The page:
Michael J Fox Opened up about His Battle with Parkinson's in a Candid Interview
Nearly 30 years after he was diagnosed with Parkinson's disease, Michael J. Fox opened up on how far he has come since then.
Although he was diagnosed with Parkinson's disease almost 30 years ago, Michael J. Fox kept living his life the best way he knew.
During his appearance at A Funny Thing happened on the Way to Cure Parkinson's Gala, the "Back to the Future" actor got candid about his health with Closer Weekly.
Michael exclusively told the media outlet:
"I was only supposed to work for another 10 years. I was supposed to be pretty much disabled by now. I'm far from it. I feel great!"
The actor then thanked his wife, Tracy Pollan, whom he claimed "puts up" with him. Michael contended that Tracy's biggest challenge wasn't having a Parkinson's patient for a husband but having him as a husband.
The couple has been married since 1988, and they share four children — Sam, Esmé, and twins Aquinnah and Schuyler — together.
Praising his relationship with Tracy, Fox said:
“I appreciate the fact that I get to live with my best friend, someone who makes me laugh so much, someone who’s so much fun to be with, someone who will listen to all my trials and tribulations.”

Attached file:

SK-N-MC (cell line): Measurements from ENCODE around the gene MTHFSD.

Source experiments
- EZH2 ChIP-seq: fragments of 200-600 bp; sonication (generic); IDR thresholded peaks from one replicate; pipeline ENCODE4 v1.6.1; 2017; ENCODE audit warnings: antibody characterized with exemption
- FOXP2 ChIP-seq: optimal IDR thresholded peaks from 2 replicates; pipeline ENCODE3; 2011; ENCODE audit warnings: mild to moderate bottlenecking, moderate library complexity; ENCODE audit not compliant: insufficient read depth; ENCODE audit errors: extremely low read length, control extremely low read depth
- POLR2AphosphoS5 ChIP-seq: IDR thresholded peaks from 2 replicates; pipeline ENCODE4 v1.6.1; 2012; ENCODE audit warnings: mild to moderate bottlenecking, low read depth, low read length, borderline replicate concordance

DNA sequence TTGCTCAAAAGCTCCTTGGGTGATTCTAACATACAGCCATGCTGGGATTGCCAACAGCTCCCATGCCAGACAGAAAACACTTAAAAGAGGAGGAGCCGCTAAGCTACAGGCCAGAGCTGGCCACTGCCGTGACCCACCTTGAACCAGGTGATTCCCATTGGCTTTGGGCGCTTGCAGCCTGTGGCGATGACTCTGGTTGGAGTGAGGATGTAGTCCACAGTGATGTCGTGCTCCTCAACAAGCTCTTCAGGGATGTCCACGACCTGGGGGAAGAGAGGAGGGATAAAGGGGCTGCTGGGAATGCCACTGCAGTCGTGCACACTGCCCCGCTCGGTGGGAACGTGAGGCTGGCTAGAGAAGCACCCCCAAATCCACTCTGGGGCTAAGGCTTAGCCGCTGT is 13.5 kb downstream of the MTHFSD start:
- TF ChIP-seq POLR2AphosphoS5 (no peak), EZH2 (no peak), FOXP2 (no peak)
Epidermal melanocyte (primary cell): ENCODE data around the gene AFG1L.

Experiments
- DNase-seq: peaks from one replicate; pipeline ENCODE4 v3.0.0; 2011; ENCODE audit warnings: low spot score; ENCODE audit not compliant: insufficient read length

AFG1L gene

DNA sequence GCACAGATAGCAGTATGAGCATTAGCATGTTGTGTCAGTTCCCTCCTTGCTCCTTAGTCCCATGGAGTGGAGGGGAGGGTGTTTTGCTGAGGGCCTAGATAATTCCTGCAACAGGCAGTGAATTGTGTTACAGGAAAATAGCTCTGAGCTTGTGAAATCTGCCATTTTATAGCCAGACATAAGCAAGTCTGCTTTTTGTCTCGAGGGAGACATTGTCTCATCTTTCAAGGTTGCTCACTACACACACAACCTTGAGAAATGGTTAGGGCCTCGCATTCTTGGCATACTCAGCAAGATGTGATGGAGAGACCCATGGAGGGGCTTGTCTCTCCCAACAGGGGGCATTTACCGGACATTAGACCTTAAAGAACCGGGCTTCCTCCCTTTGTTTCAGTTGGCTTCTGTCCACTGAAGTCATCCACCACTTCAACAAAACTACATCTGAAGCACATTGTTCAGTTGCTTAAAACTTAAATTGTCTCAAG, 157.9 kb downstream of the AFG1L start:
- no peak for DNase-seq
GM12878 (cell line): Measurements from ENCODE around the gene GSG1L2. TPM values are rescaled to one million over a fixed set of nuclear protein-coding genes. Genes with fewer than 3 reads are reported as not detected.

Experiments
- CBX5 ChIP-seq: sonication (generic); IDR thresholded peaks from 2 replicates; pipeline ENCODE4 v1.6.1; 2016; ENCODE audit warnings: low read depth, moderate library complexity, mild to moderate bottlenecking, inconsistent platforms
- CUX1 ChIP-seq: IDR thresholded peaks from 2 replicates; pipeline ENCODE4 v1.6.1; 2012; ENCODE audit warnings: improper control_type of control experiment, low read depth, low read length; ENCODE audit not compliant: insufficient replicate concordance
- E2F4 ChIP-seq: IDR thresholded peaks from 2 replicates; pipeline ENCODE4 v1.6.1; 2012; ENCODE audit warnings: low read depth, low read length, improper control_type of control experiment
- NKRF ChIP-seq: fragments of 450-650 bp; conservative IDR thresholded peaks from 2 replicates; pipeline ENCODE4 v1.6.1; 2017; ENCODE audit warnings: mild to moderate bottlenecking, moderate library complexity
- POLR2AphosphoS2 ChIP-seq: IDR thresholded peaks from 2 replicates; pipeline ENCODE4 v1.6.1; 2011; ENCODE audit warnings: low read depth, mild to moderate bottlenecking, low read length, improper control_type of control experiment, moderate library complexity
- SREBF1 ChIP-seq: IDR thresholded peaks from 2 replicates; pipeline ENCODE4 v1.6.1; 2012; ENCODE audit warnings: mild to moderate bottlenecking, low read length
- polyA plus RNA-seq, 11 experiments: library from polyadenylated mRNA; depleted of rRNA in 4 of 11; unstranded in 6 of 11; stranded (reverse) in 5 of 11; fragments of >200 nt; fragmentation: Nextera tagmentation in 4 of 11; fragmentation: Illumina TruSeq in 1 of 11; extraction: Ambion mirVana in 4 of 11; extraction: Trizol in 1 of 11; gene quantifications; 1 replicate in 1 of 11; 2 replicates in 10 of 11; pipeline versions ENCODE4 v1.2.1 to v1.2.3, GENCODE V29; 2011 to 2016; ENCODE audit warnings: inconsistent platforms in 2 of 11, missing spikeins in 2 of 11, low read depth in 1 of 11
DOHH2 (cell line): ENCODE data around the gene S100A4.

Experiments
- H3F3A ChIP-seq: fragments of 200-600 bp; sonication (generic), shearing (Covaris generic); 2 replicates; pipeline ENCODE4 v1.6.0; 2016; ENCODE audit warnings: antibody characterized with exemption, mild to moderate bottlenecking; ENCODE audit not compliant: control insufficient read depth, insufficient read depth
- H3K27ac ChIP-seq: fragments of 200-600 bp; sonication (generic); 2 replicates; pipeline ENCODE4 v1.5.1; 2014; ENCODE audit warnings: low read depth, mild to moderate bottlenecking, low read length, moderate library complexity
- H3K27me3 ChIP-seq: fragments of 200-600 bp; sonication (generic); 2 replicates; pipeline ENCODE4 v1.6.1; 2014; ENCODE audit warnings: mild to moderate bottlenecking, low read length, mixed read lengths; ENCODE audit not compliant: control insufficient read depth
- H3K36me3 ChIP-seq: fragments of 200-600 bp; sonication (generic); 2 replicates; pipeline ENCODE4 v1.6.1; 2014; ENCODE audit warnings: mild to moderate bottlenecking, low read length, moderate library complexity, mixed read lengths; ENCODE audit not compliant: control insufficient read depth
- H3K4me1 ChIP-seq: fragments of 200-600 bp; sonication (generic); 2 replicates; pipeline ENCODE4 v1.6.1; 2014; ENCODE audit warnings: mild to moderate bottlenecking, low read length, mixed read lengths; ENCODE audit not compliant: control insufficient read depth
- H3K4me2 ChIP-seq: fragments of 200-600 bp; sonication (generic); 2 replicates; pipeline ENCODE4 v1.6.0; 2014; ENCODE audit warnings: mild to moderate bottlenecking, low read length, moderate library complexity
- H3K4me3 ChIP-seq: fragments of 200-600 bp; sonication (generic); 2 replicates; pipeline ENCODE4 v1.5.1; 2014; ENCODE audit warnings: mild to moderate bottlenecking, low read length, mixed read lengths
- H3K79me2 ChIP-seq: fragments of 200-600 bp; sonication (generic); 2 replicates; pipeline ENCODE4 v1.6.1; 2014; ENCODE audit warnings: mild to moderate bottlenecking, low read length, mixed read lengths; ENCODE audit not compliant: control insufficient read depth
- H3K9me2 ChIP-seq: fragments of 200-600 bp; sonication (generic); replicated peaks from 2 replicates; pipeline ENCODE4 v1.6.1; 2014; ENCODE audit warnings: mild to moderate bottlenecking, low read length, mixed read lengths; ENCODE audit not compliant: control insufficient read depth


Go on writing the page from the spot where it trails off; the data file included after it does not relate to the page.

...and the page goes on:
Biography recalled that Michael first became a known face and name after he appeared as Alex P. Keaton on the 1982 – 1989 sitcom "Family Ties."
He then went on to feature in the teen adventure film "Back to the Future" and its sequels and "Teen Wolf."
In the 1990s, he made a return to television with a role in "Spin City." However, in 2000, the actor had to quit "Spin City" to launch and focus on the Michael J. Fox Foundation for Parkinson's Research.
Michael had quit the show a year before he made it public that he had Parkinson's disease.
Although he had his hands full with his foundation and his family, Michael occasionally made guest appearances on TV shows like "Scrubs," "Boston Legal," and "The Good Wife."
Despite becoming famous after "Family Ties," Booms Beat revealed that Michael's first Hollywood appearance was on a Canadian TV series titled "Leo and Me."
As at the time, he played the role of ten-year-old Jamie on the show, he was fifteen.
His dedication and love for the art earned Michael a star of the Hollywood Walk of Fame at 7021 Hollywood Boulevard in Hollywood, California on December 16, 2002.
In September 2008, the comedian was also awarded a star on Canada's Walk of Fame in Toronto.
In 2010, he was bestowed an honorary doctorate by Sweden's Karolinska Institute, which is the same organization that awards the Nobel Prize in medicine. The actor received the honor in recognition of his work in pursuing and advocating for a cure for Parkinson's disease.